mikey said...

Oddly, and mostly because I'm a Bay Area boy, I have frequently found myself living in "wealthy communities". Now, my interest in a well tended yard cannot be measured, and is somewhere below zero if that is possible, but the neighbors often band together to pressure people like me to put SOME effort into the consistent appearance of their yard.

My approach tends to be to make sure NO water gets on the expanse of yard, and the grass dies and the weeds turn brown and grow slowly, if at all. When the neighbors complain, I tell them they are welcome to mow the weeds, as I have no interest in such matters. Eventually, the neighbors adopt my front yard as a charity project and life is good - along with the occasional discovery of new plantings blooming without personal effort on my part...

Aunt Snow said...

In our last three houses we've owned, we've had gardens but also included a patch of lawn about the size of a large area rug - it does add a pretty feature to a garden design. No "weed-and-feed" for us - and some folks are experimenting with alternate lawns, using chamomile or thyme interplanted with the grass or even replacing the grass.

A small lawn can easily be mowed by an electric mower.

And grass clippings make a good base for compost.

Julia said...

We're waiting for our OCD neighbor to become satisfied with his lawn and starts working to make our lawn suitable company for his. Provided he doesn't bother the violets (a sign the lawn is too acidic, le gasp!) I don't care.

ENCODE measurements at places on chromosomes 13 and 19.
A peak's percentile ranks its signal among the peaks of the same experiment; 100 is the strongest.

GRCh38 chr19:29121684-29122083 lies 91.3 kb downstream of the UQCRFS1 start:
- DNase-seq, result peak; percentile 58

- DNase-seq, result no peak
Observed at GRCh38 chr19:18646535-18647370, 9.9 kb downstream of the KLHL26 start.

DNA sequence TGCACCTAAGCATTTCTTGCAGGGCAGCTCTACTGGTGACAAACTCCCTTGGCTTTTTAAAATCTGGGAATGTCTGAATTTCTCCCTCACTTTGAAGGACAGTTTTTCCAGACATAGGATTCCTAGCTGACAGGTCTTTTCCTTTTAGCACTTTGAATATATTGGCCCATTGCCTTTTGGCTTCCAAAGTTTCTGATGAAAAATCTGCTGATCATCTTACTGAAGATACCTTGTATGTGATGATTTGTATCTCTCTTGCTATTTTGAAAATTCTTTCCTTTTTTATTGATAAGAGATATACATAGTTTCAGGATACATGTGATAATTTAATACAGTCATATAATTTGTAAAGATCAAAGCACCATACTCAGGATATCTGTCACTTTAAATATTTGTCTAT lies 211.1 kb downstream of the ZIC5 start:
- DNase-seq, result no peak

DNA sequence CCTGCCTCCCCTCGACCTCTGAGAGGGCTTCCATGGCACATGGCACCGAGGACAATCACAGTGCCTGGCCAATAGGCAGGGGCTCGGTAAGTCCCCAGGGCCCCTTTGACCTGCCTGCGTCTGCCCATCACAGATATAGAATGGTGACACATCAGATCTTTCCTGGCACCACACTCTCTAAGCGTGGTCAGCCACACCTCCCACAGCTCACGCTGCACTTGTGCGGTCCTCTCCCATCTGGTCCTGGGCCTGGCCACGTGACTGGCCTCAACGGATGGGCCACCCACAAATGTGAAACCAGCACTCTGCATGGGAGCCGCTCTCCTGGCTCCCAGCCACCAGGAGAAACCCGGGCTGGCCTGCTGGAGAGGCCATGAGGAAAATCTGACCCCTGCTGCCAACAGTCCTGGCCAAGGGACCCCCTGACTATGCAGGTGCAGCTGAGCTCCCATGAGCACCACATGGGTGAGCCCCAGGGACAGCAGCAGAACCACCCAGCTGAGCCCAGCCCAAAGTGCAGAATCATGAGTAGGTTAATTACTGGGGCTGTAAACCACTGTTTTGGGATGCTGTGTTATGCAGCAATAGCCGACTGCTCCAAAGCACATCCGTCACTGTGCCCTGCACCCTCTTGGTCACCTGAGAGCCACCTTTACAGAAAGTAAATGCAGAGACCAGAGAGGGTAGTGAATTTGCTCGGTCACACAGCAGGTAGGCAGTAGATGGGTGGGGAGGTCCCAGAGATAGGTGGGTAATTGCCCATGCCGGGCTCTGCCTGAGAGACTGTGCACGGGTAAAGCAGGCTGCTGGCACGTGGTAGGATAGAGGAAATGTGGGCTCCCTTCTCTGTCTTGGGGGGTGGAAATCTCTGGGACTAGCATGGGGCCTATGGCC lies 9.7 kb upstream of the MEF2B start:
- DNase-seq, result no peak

We (that is the S.O.) do like to plant flowers. My job is to dump water on stuff and yank out any weeds I know to be invasive. Die morning glory, die.

Big Bad Bald Bastard said...

There are ordinances and statutes about these kinds of things, and breaking the pattern of identical lawns will piss the other suburbanites off at any rate.

My rule of thumb is "never live in a community that frowns on clotheslines".

Die morning glory, die.

But... you can get high on the seeds!

Big Bad Bald Bastard said...

I ran the first paragraph after the video embed through Translation Telephone and got this:

I want a high-profile advertising, Lions teeth destroy suburban home, I'm very confused. I do not get the cheese to try a bunch of chemicals that play the child is to kill plants.